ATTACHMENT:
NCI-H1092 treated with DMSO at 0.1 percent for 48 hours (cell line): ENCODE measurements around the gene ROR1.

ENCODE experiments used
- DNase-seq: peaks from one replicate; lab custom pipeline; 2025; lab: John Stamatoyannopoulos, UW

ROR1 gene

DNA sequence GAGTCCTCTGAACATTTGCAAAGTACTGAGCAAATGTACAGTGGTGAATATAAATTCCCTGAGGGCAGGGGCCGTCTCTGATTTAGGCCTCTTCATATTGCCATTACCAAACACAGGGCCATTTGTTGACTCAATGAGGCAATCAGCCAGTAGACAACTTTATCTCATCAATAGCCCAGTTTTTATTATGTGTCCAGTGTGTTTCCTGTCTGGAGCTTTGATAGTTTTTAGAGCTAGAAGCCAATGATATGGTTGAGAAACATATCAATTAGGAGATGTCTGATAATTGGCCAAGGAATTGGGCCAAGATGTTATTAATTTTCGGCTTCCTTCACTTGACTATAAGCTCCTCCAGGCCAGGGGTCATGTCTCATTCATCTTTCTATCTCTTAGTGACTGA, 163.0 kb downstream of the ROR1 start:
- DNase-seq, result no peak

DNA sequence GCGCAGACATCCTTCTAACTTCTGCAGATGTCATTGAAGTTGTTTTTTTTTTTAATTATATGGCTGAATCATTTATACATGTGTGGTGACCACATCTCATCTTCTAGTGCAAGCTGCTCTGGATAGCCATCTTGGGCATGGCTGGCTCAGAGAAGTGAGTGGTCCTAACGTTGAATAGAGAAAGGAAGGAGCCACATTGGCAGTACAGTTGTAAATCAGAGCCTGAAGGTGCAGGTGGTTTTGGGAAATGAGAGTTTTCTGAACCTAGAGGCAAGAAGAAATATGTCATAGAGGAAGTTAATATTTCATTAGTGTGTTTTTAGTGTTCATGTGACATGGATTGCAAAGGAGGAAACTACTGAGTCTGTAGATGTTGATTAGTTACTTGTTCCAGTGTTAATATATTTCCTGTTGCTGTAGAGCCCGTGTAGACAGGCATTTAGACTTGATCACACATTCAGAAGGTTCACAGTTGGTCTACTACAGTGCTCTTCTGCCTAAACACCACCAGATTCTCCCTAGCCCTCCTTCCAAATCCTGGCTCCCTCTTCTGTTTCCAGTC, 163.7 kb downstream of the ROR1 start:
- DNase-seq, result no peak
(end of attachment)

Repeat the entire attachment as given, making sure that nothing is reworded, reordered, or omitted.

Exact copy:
NCI-H1092 treated with DMSO at 0.1 percent for 48 hours (cell line): ENCODE measurements around the gene ROR1.

ENCODE experiments used
- DNase-seq: peaks from one replicate; lab custom pipeline; 2025; lab: John Stamatoyannopoulos, UW

ROR1 gene

DNA sequence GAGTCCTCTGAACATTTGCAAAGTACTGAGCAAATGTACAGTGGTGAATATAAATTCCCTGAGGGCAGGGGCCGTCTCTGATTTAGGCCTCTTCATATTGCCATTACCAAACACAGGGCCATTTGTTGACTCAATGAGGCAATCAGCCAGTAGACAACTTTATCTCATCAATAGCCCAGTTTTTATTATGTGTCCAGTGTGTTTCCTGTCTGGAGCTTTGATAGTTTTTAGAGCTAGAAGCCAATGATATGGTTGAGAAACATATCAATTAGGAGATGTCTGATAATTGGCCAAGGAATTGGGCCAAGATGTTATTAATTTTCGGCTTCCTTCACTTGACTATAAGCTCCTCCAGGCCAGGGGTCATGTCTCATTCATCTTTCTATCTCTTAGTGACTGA, 163.0 kb downstream of the ROR1 start:
- DNase-seq, result no peak

DNA sequence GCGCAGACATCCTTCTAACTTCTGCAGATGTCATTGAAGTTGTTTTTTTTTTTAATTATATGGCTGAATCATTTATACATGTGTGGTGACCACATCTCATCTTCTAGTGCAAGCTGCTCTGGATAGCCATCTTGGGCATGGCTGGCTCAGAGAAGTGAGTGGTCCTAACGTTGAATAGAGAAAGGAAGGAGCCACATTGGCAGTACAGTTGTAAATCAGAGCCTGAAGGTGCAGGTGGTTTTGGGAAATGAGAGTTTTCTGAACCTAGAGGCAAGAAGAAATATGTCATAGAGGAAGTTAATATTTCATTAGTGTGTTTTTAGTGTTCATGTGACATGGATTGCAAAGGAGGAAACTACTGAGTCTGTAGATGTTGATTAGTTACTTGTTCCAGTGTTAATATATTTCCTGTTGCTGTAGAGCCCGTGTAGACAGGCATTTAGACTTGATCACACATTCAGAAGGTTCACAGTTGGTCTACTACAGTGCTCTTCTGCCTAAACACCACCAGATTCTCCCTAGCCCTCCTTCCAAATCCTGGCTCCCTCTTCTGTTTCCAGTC, 163.7 kb downstream of the ROR1 start:
- DNase-seq, result no peak